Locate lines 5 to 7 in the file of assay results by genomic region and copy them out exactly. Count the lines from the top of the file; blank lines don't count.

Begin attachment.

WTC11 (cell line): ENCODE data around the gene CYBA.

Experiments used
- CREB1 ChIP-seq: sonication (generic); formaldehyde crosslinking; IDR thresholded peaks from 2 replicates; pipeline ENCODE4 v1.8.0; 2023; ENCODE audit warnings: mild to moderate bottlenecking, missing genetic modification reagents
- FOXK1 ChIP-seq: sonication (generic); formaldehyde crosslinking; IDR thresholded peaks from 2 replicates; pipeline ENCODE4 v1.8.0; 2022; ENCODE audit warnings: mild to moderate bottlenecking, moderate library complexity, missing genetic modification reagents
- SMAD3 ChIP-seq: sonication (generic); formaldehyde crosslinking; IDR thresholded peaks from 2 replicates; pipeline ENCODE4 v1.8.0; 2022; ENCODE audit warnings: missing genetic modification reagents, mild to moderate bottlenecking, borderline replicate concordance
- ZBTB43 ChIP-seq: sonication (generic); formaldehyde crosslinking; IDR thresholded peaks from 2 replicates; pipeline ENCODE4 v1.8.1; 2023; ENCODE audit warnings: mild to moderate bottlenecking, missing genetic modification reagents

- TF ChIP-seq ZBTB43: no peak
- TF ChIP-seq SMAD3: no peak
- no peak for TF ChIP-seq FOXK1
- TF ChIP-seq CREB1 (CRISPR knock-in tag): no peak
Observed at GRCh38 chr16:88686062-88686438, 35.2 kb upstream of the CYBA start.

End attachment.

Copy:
- SMAD3 ChIP-seq: sonication (generic); formaldehyde crosslinking; IDR thresholded peaks from 2 replicates; pipeline ENCODE4 v1.8.0; 2022; ENCODE audit warnings: missing genetic modification reagents, mild to moderate bottlenecking, borderline replicate concordance
- ZBTB43 ChIP-seq: sonication (generic); formaldehyde crosslinking; IDR thresholded peaks from 2 replicates; pipeline ENCODE4 v1.8.1; 2023; ENCODE audit warnings: mild to moderate bottlenecking, missing genetic modification reagents

- TF ChIP-seq ZBTB43: no peak